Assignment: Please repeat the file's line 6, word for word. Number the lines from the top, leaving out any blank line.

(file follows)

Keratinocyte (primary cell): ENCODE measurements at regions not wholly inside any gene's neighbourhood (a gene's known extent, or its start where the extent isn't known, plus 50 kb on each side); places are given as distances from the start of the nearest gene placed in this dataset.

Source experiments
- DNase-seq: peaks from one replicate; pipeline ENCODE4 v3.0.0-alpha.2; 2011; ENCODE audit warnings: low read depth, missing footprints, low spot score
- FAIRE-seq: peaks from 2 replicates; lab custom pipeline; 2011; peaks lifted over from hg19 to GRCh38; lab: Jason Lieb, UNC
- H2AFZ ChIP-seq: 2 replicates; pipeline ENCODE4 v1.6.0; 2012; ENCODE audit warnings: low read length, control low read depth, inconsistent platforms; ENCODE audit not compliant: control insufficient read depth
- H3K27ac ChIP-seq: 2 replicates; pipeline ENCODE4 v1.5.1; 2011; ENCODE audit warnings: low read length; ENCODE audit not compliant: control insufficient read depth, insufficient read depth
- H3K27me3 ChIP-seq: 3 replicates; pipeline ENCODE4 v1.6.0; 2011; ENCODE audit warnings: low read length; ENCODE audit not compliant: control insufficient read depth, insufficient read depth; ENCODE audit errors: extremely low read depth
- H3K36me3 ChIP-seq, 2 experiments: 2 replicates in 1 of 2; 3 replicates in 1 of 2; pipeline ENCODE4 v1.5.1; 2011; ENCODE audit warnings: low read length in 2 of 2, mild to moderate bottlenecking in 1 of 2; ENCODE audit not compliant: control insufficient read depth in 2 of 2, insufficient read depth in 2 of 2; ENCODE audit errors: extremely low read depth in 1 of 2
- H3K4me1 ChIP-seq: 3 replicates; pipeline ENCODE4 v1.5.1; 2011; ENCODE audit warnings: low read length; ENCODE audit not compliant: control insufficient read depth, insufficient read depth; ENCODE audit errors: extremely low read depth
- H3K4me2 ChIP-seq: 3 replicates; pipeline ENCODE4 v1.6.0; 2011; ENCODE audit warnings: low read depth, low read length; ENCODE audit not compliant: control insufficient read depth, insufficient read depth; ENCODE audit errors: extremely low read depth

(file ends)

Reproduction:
- H3K27ac ChIP-seq: 2 replicates; pipeline ENCODE4 v1.5.1; 2011; ENCODE audit warnings: low read length; ENCODE audit not compliant: control insufficient read depth, insufficient read depth